A McLuhan Take on the Bern
And why Republicans should be getting smoked right now
Actually, some Republicans are getting smoked right now on a cost-per-vote basis, most notably Jeb Bush. Jeb’s campaign committees just spent somewhere north of $35 million dollars on television in New Hampshire. That works out to about $1,150 per vote, which is actually an improvement over the $2,835 per vote he spent in Iowa.
Were the ads any good? Who knows, and apparently, who cares? The issue of the hour isn’t the quality of the creative, but the medium of the message because, as Marshall McLuhan put it “the medium is the message.” What he meant by that was that the form of a medium, such as television, embeds itself in the experience and becomes part of the message. What we have witnessed may well be the impossibility of communicating the notion of relevancy through the medium of a political ad on television. The medium, in effect, was a buzzkill.
Bernie Sanders is undoubtedly a unique individual with a speaking style that no one in their right mind would try to mimic, but when run through the filter of Reddit, he became quite literally an avatar channeling the restless angst of a generation. He scooped up millions of adherents online who became an echo chamber of support, both moral and financial. He hit what Tony Schwartz called in his seminal book on political messaging “The Responsive Chord”.
I resist joining the chorus that Jeb is finished because no one can predict what a win in South Carolina could do to this race. Because he has what seems like an inexhaustible supply of money, Jeb Bush can keep pounding a diminished television audience and fashion a constituency of sorts from among people who respect his not insubstantial accomplishments, or who respect the Bush family and their legacy. The problem is that the campaign has been damaged as much as it has been helped by the medium in which their campaign message is being delivered.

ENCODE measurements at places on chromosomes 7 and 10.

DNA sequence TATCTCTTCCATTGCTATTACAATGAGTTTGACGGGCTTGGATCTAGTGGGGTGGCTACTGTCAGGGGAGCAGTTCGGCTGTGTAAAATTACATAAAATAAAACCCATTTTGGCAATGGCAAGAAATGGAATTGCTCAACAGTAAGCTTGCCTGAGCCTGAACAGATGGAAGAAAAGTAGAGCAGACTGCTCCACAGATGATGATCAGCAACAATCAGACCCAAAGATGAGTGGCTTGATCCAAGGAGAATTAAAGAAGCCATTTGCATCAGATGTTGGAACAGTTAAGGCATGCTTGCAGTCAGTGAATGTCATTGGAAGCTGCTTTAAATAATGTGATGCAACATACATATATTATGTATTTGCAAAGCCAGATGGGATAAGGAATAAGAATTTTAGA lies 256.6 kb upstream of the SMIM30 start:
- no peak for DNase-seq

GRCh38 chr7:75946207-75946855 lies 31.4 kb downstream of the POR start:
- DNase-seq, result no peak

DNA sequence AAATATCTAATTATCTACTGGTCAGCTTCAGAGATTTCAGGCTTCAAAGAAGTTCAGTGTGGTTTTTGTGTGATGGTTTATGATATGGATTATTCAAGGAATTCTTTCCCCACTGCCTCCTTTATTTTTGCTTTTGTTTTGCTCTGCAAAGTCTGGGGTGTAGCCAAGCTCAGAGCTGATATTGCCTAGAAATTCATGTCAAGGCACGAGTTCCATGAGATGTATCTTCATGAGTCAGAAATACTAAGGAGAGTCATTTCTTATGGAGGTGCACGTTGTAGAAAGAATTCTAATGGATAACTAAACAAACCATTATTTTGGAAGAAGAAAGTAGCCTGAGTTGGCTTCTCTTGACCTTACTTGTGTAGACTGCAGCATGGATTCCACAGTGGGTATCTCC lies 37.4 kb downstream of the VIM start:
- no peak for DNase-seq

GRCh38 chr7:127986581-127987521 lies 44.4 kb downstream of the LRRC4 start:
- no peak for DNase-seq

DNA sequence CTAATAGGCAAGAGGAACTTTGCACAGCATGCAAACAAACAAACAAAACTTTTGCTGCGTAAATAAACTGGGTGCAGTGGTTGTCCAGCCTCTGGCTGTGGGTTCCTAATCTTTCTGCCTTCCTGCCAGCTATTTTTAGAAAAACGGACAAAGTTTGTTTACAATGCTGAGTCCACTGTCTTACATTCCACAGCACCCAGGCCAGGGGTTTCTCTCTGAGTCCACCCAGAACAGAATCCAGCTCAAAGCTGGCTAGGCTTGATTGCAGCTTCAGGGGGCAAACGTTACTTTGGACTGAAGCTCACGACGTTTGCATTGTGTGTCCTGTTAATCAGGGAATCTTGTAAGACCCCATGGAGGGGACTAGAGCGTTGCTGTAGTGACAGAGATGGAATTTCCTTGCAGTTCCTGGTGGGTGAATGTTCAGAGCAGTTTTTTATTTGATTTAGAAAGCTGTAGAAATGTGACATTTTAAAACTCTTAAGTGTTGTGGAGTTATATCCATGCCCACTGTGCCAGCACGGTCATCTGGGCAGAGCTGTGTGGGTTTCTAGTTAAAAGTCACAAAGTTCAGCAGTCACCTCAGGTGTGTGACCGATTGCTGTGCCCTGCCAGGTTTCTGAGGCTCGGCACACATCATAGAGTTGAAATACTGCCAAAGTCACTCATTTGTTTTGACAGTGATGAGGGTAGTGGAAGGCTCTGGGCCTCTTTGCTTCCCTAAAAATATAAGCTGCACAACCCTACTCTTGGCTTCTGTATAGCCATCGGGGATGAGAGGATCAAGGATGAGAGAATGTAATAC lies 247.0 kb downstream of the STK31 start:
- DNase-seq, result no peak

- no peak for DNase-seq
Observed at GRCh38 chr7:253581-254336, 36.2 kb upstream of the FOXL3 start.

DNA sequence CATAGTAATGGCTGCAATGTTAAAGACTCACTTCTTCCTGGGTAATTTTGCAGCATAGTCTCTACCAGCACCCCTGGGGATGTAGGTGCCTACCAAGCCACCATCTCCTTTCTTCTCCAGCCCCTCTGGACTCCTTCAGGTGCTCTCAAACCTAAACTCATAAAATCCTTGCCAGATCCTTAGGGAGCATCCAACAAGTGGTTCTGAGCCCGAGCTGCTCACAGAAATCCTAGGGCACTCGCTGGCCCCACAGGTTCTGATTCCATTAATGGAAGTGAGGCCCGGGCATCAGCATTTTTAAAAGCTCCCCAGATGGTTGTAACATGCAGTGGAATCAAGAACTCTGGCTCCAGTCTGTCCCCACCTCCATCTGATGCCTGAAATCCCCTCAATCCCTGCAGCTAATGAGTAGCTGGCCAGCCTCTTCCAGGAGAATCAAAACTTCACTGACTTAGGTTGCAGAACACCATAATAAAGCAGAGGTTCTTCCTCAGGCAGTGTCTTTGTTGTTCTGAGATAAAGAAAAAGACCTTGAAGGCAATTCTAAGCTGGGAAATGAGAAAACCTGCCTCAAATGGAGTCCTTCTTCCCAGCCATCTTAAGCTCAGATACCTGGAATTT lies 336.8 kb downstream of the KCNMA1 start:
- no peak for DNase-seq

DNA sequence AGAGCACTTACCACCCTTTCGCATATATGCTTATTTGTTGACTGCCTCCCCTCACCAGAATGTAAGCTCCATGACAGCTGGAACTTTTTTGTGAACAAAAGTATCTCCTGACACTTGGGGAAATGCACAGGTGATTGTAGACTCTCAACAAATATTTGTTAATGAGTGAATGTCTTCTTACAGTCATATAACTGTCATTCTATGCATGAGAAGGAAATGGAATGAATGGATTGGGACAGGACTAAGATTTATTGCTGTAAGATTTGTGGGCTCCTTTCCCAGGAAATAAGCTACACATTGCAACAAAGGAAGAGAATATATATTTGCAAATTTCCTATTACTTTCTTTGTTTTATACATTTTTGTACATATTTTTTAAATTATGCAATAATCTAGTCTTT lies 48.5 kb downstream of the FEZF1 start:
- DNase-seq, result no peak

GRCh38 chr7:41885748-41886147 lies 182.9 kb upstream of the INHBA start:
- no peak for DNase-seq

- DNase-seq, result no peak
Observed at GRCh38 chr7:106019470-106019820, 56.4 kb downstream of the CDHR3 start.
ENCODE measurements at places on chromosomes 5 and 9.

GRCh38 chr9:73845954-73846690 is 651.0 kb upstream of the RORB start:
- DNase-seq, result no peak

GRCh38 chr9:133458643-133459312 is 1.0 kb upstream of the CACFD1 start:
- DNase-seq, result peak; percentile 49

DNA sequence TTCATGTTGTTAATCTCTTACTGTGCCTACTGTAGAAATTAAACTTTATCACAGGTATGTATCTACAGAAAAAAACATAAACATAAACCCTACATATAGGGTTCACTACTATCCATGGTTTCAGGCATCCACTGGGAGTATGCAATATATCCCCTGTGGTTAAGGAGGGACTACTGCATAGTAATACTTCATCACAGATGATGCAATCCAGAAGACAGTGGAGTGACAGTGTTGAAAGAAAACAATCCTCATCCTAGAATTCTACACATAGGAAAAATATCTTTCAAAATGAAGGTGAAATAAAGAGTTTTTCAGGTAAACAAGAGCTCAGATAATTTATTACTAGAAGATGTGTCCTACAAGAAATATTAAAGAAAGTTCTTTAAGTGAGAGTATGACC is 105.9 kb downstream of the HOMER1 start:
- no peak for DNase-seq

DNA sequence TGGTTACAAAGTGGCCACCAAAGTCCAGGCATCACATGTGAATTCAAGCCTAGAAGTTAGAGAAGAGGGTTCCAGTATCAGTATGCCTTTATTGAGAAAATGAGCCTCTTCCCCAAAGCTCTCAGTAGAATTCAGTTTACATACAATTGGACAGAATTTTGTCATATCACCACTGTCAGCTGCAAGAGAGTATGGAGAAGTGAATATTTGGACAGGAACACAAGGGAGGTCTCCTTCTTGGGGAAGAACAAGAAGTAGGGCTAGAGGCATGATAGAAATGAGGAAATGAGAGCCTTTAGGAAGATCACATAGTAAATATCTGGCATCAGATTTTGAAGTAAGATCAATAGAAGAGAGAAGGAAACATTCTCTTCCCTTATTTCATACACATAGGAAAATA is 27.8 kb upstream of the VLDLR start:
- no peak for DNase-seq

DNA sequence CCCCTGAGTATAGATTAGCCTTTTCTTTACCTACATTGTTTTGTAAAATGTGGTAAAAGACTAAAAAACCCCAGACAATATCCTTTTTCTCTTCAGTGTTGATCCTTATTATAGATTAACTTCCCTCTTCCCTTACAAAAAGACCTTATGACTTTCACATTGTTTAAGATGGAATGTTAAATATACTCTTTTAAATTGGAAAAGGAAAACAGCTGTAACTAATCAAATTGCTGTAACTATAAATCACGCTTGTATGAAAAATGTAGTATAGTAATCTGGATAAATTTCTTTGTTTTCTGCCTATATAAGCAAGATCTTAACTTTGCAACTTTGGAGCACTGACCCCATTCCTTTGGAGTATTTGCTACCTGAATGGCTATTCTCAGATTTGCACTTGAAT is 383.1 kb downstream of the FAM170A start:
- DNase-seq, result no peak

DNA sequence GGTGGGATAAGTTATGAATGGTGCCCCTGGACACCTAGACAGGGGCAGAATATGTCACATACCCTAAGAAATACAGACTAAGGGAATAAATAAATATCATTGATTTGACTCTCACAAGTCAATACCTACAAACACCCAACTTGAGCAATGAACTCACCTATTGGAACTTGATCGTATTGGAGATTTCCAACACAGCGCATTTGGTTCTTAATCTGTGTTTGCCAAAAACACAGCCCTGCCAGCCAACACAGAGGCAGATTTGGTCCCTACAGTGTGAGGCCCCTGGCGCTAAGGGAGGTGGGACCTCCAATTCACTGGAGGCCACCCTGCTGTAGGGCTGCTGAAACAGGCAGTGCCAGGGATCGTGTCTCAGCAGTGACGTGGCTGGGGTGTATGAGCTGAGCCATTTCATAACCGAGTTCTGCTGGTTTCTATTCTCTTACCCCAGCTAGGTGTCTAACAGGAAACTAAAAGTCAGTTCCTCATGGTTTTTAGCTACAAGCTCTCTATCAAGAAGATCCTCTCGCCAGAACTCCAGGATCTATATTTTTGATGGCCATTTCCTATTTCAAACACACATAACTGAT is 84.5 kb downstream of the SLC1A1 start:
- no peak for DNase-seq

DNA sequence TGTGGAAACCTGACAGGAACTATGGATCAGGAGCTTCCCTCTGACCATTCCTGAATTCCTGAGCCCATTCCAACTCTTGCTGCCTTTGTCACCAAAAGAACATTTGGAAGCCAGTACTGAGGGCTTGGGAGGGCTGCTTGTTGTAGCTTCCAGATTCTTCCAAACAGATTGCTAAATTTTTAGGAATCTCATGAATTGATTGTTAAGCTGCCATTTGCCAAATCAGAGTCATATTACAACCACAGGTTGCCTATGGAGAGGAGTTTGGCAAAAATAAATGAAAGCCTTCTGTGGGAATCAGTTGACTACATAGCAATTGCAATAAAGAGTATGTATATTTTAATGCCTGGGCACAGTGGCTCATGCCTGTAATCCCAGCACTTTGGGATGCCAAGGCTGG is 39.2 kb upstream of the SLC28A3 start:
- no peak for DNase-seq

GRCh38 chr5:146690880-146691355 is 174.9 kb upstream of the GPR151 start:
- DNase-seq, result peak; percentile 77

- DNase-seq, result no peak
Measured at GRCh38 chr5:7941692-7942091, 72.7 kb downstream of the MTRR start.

Television remains a significant channel for communication, but the ROI of the traditional political commercial has never been lower. Simply Measured is a terrific analytics company that was hired by Facebook to independently examine Facebook as a communications medium. One of the sidebars of that research was the discovery that people actually trust a 30-second spot more if they view it on their mobile device than if they view it on the widescreen in their den. Recall was also greater. Now that doesn’t mean television can no longer be an effective communications tool for the delivery of political messages, it simply means a lot of viewers are treating those television messages differently than before and we need to take note of that.
I’ve created hundreds upon hundreds of political television ads, so I am by no means dismissing the medium. I do, however, believe that we’re getting it mostly wrong these days by refusing to recognize that the perceptions of the medium have changed. And that means when we use it, and how we use it must change, as well. The most obvious change is that when we see poll numbers flat-line in response to a campaign ad, we need to believe it instead of doubling down. The creative guys also need to focus their best efforts on creating different ads for different audiences, something the direct mail people have always understood, but something that now applies to digital video.
There will always be room for the “iconic” advertisers, e.g. Fred Davis who is producing spots for the Kasich SuperPAC. He’s built a career creating the overarching theme ad that puts a dye marker on a candidate or, as is often the case, on the opponent. The point is not that every message must be a micro-message, but that the same creative talents that have dominated political advertising in our generation need to think about how and where people are viewing their work. It matters, because how and where people get your message is now, more than ever, a part of the message.